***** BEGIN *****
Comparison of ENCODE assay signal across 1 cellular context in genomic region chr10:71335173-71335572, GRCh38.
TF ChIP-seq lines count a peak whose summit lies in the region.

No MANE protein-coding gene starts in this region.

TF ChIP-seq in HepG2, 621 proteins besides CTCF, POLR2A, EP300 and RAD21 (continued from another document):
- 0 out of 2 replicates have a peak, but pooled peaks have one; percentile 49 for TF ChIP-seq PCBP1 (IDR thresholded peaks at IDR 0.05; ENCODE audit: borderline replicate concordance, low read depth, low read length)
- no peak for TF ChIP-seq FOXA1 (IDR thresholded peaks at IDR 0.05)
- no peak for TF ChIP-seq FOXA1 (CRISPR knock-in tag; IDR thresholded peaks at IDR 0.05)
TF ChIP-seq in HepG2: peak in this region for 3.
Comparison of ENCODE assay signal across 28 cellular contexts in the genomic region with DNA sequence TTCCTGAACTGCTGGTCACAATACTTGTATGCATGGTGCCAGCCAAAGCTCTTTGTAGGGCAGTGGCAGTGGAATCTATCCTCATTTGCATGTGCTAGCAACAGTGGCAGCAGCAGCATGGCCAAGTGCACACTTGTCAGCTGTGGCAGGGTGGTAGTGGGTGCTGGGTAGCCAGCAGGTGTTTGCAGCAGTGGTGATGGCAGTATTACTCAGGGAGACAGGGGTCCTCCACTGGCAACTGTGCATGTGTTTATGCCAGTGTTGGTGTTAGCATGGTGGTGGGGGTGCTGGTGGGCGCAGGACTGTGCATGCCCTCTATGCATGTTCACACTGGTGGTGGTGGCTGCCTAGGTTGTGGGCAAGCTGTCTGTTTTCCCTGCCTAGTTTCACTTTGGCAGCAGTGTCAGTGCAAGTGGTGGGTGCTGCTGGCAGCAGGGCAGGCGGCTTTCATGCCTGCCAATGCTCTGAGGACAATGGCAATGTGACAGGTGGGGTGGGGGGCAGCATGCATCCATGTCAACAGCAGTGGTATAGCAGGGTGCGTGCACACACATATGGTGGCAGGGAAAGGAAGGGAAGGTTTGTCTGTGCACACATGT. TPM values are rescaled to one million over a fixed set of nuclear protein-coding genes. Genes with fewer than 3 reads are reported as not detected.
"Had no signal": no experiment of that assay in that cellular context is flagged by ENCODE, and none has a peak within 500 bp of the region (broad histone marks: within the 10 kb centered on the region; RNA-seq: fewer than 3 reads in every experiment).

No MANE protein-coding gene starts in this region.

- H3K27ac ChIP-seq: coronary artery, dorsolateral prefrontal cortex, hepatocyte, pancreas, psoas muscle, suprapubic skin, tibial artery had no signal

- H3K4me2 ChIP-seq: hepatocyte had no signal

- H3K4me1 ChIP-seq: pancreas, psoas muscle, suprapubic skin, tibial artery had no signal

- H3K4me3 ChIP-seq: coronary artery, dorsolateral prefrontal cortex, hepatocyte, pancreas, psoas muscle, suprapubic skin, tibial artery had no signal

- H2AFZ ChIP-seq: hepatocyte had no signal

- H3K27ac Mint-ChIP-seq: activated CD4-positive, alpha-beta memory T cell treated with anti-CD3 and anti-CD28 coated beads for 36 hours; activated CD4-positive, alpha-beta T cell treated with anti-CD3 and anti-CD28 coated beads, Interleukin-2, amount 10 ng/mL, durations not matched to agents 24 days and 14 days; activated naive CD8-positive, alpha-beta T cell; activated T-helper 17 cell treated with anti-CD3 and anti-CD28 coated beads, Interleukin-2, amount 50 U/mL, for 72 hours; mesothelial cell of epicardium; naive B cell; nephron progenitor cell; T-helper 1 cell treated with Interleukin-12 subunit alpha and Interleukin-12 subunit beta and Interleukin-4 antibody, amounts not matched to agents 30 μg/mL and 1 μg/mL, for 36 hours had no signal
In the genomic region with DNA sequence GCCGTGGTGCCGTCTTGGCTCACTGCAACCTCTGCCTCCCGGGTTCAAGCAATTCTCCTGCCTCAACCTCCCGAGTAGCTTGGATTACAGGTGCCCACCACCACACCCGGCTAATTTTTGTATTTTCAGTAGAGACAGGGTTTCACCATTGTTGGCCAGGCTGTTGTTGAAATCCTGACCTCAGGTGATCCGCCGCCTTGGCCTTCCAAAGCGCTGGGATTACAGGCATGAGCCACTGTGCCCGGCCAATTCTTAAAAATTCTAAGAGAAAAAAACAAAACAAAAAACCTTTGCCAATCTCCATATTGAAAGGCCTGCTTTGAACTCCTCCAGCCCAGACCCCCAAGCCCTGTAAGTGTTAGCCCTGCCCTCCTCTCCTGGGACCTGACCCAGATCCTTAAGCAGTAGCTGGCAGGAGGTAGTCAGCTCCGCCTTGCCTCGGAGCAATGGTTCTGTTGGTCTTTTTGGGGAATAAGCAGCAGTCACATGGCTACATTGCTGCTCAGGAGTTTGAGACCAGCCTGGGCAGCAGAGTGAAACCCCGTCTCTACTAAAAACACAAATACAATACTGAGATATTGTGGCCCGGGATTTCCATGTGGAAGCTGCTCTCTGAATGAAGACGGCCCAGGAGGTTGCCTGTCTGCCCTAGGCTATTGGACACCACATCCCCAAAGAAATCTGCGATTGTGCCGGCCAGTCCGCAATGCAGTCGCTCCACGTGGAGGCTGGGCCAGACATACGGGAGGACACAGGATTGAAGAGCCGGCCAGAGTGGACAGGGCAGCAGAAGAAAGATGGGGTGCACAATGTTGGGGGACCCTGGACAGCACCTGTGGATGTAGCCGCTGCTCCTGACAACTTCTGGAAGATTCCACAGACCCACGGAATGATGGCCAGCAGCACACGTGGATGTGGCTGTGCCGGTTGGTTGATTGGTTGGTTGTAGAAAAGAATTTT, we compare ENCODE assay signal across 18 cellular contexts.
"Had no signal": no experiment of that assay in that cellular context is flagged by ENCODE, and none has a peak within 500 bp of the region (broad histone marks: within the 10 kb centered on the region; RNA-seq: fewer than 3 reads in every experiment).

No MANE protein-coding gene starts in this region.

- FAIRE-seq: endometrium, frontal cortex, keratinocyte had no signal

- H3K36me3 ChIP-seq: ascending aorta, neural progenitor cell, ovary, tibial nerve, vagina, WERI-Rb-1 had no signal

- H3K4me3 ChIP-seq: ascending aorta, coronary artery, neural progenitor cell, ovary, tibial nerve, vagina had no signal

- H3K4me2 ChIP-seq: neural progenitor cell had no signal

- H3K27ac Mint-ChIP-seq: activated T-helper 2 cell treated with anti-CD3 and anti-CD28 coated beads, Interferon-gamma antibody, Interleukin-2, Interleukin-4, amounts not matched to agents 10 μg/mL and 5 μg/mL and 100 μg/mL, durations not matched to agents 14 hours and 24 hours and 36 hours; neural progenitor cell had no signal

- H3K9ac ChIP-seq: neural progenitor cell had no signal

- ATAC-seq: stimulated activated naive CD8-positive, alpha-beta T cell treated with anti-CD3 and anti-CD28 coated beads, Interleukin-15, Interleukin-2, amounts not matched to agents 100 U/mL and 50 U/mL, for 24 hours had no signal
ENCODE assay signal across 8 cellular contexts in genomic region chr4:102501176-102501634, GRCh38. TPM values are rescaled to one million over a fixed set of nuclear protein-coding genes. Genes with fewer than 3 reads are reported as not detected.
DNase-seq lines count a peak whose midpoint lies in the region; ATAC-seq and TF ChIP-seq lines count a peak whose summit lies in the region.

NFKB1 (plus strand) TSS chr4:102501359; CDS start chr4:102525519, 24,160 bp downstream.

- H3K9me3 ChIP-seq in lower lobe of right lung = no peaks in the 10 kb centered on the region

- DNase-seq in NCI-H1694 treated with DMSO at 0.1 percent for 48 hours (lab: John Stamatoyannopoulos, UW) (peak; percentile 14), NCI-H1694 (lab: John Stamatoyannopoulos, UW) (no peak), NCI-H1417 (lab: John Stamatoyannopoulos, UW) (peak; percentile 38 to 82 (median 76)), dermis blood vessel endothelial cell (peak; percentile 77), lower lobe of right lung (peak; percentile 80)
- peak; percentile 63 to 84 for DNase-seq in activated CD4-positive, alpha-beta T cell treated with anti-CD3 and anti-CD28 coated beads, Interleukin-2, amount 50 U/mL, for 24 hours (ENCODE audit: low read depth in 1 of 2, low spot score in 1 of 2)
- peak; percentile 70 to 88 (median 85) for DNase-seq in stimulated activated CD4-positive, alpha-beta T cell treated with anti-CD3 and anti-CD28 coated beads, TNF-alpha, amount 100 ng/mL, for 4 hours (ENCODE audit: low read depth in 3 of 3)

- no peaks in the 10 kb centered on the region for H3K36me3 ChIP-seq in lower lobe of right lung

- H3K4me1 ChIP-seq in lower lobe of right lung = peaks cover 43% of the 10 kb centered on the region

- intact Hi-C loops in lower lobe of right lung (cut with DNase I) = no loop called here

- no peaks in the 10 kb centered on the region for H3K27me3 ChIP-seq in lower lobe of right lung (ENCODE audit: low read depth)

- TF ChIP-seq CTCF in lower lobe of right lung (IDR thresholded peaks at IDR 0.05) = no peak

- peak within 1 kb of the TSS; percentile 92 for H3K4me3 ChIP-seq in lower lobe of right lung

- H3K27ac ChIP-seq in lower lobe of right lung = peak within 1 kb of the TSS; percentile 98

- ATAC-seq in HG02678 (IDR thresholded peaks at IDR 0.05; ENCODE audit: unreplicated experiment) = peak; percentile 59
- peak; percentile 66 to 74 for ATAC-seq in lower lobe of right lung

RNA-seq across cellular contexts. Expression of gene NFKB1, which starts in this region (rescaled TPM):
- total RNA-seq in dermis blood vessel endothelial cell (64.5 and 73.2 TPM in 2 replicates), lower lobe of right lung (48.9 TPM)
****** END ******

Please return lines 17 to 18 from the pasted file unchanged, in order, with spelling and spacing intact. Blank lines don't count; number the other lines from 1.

- H3K27ac Mint-ChIP-seq: activated CD4-positive, alpha-beta memory T cell treated with anti-CD3 and anti-CD28 coated beads for 36 hours; activated CD4-positive, alpha-beta T cell treated with anti-CD3 and anti-CD28 coated beads, Interleukin-2, amount 10 ng/mL, durations not matched to agents 24 days and 14 days; activated naive CD8-positive, alpha-beta T cell; activated T-helper 17 cell treated with anti-CD3 and anti-CD28 coated beads, Interleukin-2, amount 50 U/mL, for 72 hours; mesothelial cell of epicardium; naive B cell; nephron progenitor cell; T-helper 1 cell treated with Interleukin-12 subunit alpha and Interleukin-12 subunit beta and Interleukin-4 antibody, amounts not matched to agents 30 μg/mL and 1 μg/mL, for 36 hours had no signal
In the genomic region with DNA sequence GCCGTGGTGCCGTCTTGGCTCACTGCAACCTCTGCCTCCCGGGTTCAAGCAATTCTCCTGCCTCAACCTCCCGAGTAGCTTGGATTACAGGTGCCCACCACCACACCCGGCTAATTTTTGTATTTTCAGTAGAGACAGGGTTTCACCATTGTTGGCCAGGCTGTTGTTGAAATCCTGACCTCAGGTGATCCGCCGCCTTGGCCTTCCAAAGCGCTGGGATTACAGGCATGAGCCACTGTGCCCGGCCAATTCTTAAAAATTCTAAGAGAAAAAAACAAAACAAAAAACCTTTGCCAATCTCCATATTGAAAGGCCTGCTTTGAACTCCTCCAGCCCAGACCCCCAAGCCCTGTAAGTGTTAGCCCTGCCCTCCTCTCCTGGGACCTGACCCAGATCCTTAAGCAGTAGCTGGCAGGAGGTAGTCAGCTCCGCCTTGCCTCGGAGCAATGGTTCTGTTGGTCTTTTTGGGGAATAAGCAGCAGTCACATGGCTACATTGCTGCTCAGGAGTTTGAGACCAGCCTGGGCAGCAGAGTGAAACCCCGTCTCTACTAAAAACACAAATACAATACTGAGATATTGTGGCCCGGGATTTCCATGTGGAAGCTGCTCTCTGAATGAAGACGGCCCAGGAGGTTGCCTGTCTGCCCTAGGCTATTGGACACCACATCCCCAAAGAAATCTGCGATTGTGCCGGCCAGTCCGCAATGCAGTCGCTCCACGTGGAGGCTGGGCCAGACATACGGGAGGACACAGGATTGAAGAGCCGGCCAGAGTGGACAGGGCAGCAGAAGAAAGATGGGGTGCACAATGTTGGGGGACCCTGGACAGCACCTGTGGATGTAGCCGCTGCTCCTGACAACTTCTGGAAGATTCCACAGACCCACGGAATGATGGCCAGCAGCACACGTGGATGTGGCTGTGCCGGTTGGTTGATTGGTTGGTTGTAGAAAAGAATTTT, we compare ENCODE assay signal across 18 cellular contexts.